About The Silent From the critically acclaimed author of The Memory Cathedral comes a most powerful, haunting and unforgettable novel of the American Civil War. Provocative, poetic and disturbing, The Silent introduces us to a young narrator whose voice rivals any in literature in bringing poignantly to life the surreal horrors of battle and its spiritual cost to human survival. 'I was almost thirteen when the bluebelly Yankee bastards invaded the Valley. I saw a lot that day . They killed Poppa right off, and then they dragged Mother into the front yard before they killed her too. I figure that was the day I first got the knack of being invisible.' 'A ferocious portrait . Dann captures . the sheer bloody chaos of battle in the civil war . A vivid - and disturbing - read.' Kirkus Reviews A note from Jack Dann, author of The Silent Dear Readers, I'm a relatively "new" Australian, having only been here five years, and I was excited to learn that readers' clubs have become such an important part of the literary scene. I learned the "bones" of my craft in writers' workshops, which behave very much like readers' clubs. In both cases constructive criticism and shared ideas change and deepen the way we think about literature and the world at large. Although reading is a very private experience, ideas are meant to be shared...and as the writer, I'd like to get into the conversation, too! So I've put together some thoughts about how I came to write The Silent and what I've discovered about historical fiction in general. I've also included some discussion questions. I hope some of these ideas will surprise you...and spark debate. My very best wishes, Jack Dann Questions for Discussion 1. Critics have compared Jack Dann's protagonist Mundy McDowell to Mark Twain's Huckleberry Finn. Is this an apt comparison, and if so, why? 2. Critics have also compared The Silent to Jerzy Kosinski's World War Two novel The Painted Bird. Is this an apt comparison? 3. Is The Silent an anti-war novel? 4. Why do you think that the author selected a child - an unreliable narrator - as the viewpoint character? 5. There is a continuing public fascination with the American Civil War. Do you think this book extends our understanding of the effect of war on average people? 6. How does The Silent deal with the question of racism? Is Mundy a racist? 7. Do you think we can learn what the Civil War might have really been like from novels such as The Silent? 8. The author has used a lot of the folklore and superstitions of the time in The Silent. How much do such things tell us about how people thought in the Civil War? 9. Jack Dann has described such Civil War icons as Stonewall Jackson and Colonel Ashby in ways that might surprise Civil War buffs. Do you think that these descriptions are accurate and why would the author present them this way? 10. Jack Dann has been quoted as saying that writing historical novels is like writing science fiction. Can you see any similarities between the genres? 11. There are some very violent scenes in this novel. Do you feel they are justified? 12. Some of the characters inThe Silent are spirits of the dead. Do these spirit characters help create a "heightened reality"? 13.The Silent is narrated from the point of view of a child trying to make sense of a world that is breaking down. Does Mundy just imagine that some of the characters are spirits of the dead? Would you consider The Silent to be magical realism? If so, does this add to the sense of reality? 14. What role does the spirit dog play? Why does Mundy leave the safety of his uncle's home to find the spirit dog? 15. The Silent is a novel about coming of age and coming to terms with loss. Does Mundy really come to terms with loss? 16. What do you think happens to Mundy? Some thoughts by Jack Dann about The Silent Once, when asked to contribute an essay about one of my favorite books, I wrote: Some books are read; others seem to become part of our own, private experience. Perhaps it's a function of youth, just as the music we hear during adolescence and early adulthood remains part of our intensely evocative experience. Yet I find something like that still happening: even now certain books become my own. Perhaps art enables us to overcome the ennui and cynicism of "maturity" and suspend our disbelief. Thus we become innocents once again, opening ourselves to life. The Painted Bird (by Jerzy Kosinski) still burns in my memory, perhaps more brightly than any of the others. It is still an experienced nightmare, a waking dream, after fifteen years. I discovered the book when I began to write fiction, when I was crossing that bridge from being reader to writer. The initial horror I remember experiencing when I first read the book has transformed itself over the years into a sensation of numinal perfection, of something magical and yet terrible, something so incandescently pure and frightening as to be insidious. So when asked to recommend my favorite novel, I went back to my library to re-read The Painted Bird. And there I found The Silent. . . . In Kosinski's introduction to a new edition of the book, he wrote that old school friends "blamed me for watering down historical truth and accused me of pandering to an Anglo-Saxon sensibility whose only confrontation with national cataclysm had been the Civil War a century earlier, when bands of abandoned children roamed through the devastated South." When I read that sentence, I was electrified. It was the shock of recognition. I knew, as soon as I read Kosinski's words, that my next major work would be about the Civil War. My experience has always been that the material chooses the writer. That's what happened with my last novel, The Memory Cathedral. And that's what happened here. . . . As soon as I read Kosinski's lines, I glimpsed the thoughts and dreams and fears and obsessions of my protagonist: a fourteen-year-old boy, mute from the horrors he has witnessed, chased by demons real and imagined, seeing the tragedy of the Civil War through a child's eyes where reality, folk superstition, magic, and history have become incandescent. I set out to portray the personal and secret world that exists within familiar textbook and popular history. When I read Kosinski's comparison of The Painted Bird with the experience of children during the Civil War, I remembered how I had felt when I read Lord of the Flies, and I compared that experience to reading Kosinski's own The Painted Bird, Twain's The Adventures of Huckleberry Finn, and Salinger's The Catcher in the Rye. I could hear Mundy's voice whispering to me; and in that instant of "recognition" (for want of a better word), I knew how The Silent had to be shaped. The story required a close-focus immediacy, and it had to be told from the most personal of viewpoints: first person. I wanted the reader to experience the greatest, most cataclysmic and influen- tial period in our history through the eyes of a child. With the eyes of a child. I wanted to disclose the small details not found in traditional histories and bring this period to life through the experience of personal, emotional history. Mundy conflates fantasy and reality as he tries to make sense of his experiences; and as he finds imaginary friends to guide him and make sense of the world, The Silent becomes peopled with ghosts and spirits that are as capricious as the living. But they, too, betray him and turn away from him. Although there might be those who consider The Silent "magical realism," my purpose was to create a heightened reality. I wanted to convey the terrible bliss of combat and the irreal sense of compression and excitement and horror that occurs when the familiar world breaks down. A Yankee civilian wrote that the Civil War "crowded into a few years the emotions of a lifetime." For Mundy, the experience and emotions of a lifetime were crowded into a single year. I drew from diaries of the period, in the same way that I fleshed out the characters and background in The Memory Cathedral. I believe that fiction lives in the details, and diaries and reminiscences are the best sources. Just as The Diaries of Ibn Battuta, Lucca Landucci's A Florentine Diary, and Leonardo da Vinci's notebooks shaped The Memory Cathedral, so did firsthand reports help me discover the form and narrative thrust of The Silent - recollections such as Cornelia McDonald's A Woman's Civil War, Luther Hopkins's From Bull Run to Appomattox: A Boy's View, Francis Dawson's Reminiscences of Confederate Service, Jedediah Hotchkiss's Make Me a Map of the Valley, Jesse Bowman Young's What a Boy Saw in the Army, John S. Robson's How a One-Legged Rebel Lives, Lucy Rebecca Buck's Sad Earth, Sweet Heaven, and Henry Kyd Douglas's I Rode with Stonewall, to name but a very few. The Hopkins and Young books were especially revealing, for they depict the experiences of teenage soldiers in the Union and Confederate armies. Although I found many interesting details about the war in books such as What a Boy Saw in the Army, some of these old soldiers were more interested in relating incidents that emphasized patriotism and heroism rather than the indelicate details of the horrors and idiocies of war. But I have always found that the most interesting and revelatory "bits" - the material that ends up driving the novel - can be buried in the most unlikely text. So in the end - and as always! - there was no choice but to try to read everything I could - books on the sexual mores of the period, such as Thomas P. Lowry's excellent The Story the Soldiers Wouldn't Tell: Sex in the Civil War, chapbooks published locally in very limited quantities on subjects as diverse as Civil War ghosts and women soldiers who disguised themselves as men, letters published by regional organizations such as the Winchester-Frederick County Historical Society, monographs on the geology of the region, texts on Civil War medical equipment and surgical procedures, texts on munitions and uniforms and railroads, folklore journals, newspapers and magazines of the period, and the endlessly fascinating (and alternatively numbing) eighty-volume War of the Rebellion series, published by the Government Printing Office. The War of the Rebellion series includes military correspondence, logs, hearings, maps, and casualty figures from both sides of the conflict. (The author was fortunate that only about seven volumes were relevant to Mundy's adventures!) One of the most interesting sources was Weevils in the Wheat: Interviews with Virginia Ex-Slaves, edited by Charles L. Perdue, Jr., Thomas E. Barden, and Robert K. Phillips. In 1936 the Virginia Writers Project began interviewing ex-slaves in Virginia, and over a period of a year conducted more than three hundred interviews. Unfortunately, almost half of the interviews have been lost or destroyed, but the surviving reminiscences are a deep look into the period. Although these are "translations" by the interviewers-and some of their notations are quite idiosyncratic-one can still hear the poetry of Negro slave dialect in these songs and stories that have been all but lost; they are precious accounts of faith and joy and despair. It was after I read these interviews that Mundy's voice became louder, more insistent, and I glimpsed new scenes and plot twists as if I were a sailor seeing land through the roiling fog and mist. I also found the sketchbook of artist James E. Taylor invaluable. Taylor accompanied General Philip H. Sheridan during his campaign in the Shenandoah Valley in 1864. Although Taylor would not by any measure be considered a great artist, I found his detailed drawings of the Valley-its people, houses, battlefields, towns, cities, and roads-more useful than the brilliant battlefield and campground drawings and paintings of Winslow Homer or the heart-wrenching battle photographs of Alexander Gardner. While Homer and Gardner recorded timeless moments, Taylor recorded the mundane, easily forgotten details of everyday life. I found those details invaluable because for me a novel comes to life through the small moments that pave the way for the great scenes and epiphanies . . . if, indeed, there are to be any. Although I glimpsed Mundy and The Silent when I first read Kosinski's foreword (and I could feel some of the pulse and rhythms of the book when I immersed myself in the period and place-after I had read diary upon diary, source upon source), I didn't have the blood and bones of the book until I actually walked everywhere Mundy walked. Until I had lived for a time in the Valley and looked through the scrims of the present into the past. The Valley is still alive with ghosts. When I stood stock-still in some of the old graveyards and battlefields, I could hear the whispers of the past, and it was there that The Silent came to life. It was in the silent, empty fields, which had once been soaked with blood, that I listened to Mundy and saw the novel as if I were a Peeping Tom eavesdropping on the land itself. And just as I was eavesdropping on Mundy, so was Mundy eavesdropping on himself, creating this diary as a mnemonic-a means by which he might recapture everything he had lost. Can one come of age and become human without coming to terms with loss? Perhaps that's the central question of the book. Indeed, does Mundy become human . . . or does he become a spirit? He left me with the last line: "Can't wait anymore. Gone to find the spirit dog." I leave it to you to decide.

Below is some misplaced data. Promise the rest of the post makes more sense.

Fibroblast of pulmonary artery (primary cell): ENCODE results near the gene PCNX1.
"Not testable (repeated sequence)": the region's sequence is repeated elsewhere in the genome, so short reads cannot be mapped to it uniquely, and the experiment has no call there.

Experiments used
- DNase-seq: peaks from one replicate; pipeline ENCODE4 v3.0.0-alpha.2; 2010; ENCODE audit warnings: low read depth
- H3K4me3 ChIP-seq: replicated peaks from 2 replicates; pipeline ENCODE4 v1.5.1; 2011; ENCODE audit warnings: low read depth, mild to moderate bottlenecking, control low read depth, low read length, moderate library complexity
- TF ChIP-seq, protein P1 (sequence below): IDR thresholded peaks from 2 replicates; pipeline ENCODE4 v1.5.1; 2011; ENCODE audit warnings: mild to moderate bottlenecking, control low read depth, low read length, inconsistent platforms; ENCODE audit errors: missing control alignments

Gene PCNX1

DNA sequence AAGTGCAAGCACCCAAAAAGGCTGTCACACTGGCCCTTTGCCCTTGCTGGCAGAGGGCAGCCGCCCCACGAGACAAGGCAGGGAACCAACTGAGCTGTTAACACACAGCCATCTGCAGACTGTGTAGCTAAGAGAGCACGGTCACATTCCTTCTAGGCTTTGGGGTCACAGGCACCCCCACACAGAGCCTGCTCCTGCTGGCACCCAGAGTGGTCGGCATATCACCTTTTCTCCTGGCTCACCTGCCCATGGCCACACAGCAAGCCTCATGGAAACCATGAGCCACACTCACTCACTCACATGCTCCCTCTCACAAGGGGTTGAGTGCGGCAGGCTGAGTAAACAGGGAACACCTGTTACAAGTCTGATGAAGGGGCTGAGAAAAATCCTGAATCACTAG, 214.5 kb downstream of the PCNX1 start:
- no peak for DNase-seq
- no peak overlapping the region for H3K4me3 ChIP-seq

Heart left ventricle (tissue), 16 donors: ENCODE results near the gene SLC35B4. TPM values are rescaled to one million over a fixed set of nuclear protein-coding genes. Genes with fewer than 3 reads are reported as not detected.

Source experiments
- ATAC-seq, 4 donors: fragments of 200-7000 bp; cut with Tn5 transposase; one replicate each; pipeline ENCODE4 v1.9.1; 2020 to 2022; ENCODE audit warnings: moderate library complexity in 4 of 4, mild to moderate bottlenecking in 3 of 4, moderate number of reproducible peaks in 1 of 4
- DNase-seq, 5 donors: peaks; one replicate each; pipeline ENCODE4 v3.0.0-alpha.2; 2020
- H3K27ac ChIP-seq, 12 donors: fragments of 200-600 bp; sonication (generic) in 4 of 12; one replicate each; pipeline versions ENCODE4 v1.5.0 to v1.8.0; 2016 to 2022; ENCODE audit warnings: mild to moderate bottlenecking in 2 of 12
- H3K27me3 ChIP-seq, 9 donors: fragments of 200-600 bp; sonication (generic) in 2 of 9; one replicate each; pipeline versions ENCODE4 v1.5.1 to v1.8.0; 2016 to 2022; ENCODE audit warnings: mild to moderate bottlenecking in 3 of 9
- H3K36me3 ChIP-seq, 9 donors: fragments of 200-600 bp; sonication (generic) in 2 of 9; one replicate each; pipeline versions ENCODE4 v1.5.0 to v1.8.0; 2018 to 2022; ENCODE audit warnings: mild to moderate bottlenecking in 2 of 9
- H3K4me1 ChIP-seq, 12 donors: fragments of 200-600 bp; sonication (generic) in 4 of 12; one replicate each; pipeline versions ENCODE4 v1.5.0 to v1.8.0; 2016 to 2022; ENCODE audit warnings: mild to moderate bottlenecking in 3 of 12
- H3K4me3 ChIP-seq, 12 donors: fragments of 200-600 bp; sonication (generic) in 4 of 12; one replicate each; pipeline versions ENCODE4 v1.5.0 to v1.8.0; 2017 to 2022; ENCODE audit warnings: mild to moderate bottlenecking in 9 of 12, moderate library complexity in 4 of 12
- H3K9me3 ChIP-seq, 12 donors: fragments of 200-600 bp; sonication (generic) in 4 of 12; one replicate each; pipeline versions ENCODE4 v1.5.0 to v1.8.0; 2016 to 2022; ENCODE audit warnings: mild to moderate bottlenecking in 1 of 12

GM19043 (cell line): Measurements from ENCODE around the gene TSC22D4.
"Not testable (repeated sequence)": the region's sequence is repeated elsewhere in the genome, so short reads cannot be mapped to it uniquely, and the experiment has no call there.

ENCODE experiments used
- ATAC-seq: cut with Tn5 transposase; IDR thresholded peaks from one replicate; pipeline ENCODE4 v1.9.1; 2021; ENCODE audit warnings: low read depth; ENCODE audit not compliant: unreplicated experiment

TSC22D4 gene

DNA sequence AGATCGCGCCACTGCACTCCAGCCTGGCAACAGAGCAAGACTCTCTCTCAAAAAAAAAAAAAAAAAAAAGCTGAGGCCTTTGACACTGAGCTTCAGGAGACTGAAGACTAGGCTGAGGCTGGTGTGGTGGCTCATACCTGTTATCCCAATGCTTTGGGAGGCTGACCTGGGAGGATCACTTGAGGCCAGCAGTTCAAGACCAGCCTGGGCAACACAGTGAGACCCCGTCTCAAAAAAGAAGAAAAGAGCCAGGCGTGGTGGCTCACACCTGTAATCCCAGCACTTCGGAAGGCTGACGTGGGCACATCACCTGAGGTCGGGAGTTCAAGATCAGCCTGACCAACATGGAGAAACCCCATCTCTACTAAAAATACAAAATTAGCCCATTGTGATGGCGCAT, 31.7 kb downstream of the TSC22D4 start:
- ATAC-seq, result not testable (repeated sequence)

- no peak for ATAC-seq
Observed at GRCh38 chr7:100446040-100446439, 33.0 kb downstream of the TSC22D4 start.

About Jack Dann